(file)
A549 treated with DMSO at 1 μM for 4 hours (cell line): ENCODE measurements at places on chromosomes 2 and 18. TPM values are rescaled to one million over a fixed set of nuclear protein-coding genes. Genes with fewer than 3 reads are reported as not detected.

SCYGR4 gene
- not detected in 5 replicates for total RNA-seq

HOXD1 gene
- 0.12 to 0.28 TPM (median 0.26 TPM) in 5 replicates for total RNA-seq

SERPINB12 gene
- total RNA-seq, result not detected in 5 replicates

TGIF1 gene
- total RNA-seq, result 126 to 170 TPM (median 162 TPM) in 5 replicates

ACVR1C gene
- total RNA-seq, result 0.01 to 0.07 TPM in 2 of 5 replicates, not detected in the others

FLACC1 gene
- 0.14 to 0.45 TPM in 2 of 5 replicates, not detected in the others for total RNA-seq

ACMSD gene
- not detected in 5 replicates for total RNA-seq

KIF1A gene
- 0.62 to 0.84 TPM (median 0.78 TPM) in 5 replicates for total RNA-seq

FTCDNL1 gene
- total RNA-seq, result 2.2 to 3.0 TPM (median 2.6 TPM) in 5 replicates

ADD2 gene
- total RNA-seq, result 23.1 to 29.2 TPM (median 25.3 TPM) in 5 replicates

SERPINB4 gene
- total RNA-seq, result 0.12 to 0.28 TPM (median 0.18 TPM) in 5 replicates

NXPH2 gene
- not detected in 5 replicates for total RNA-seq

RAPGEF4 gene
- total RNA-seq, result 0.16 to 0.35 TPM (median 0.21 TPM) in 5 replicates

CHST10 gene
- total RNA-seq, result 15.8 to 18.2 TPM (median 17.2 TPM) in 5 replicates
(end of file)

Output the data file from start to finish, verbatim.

A549 treated with DMSO at 1 μM for 4 hours (cell line): ENCODE measurements at places on chromosomes 2 and 18. TPM values are rescaled to one million over a fixed set of nuclear protein-coding genes. Genes with fewer than 3 reads are reported as not detected.

SCYGR4 gene
- not detected in 5 replicates for total RNA-seq

HOXD1 gene
- 0.12 to 0.28 TPM (median 0.26 TPM) in 5 replicates for total RNA-seq

SERPINB12 gene
- total RNA-seq, result not detected in 5 replicates

TGIF1 gene
- total RNA-seq, result 126 to 170 TPM (median 162 TPM) in 5 replicates

ACVR1C gene
- total RNA-seq, result 0.01 to 0.07 TPM in 2 of 5 replicates, not detected in the others

FLACC1 gene
- 0.14 to 0.45 TPM in 2 of 5 replicates, not detected in the others for total RNA-seq

ACMSD gene
- not detected in 5 replicates for total RNA-seq

KIF1A gene
- 0.62 to 0.84 TPM (median 0.78 TPM) in 5 replicates for total RNA-seq

FTCDNL1 gene
- total RNA-seq, result 2.2 to 3.0 TPM (median 2.6 TPM) in 5 replicates

ADD2 gene
- total RNA-seq, result 23.1 to 29.2 TPM (median 25.3 TPM) in 5 replicates

SERPINB4 gene
- total RNA-seq, result 0.12 to 0.28 TPM (median 0.18 TPM) in 5 replicates

NXPH2 gene
- not detected in 5 replicates for total RNA-seq

RAPGEF4 gene
- total RNA-seq, result 0.16 to 0.35 TPM (median 0.21 TPM) in 5 replicates

CHST10 gene
- total RNA-seq, result 15.8 to 18.2 TPM (median 17.2 TPM) in 5 replicates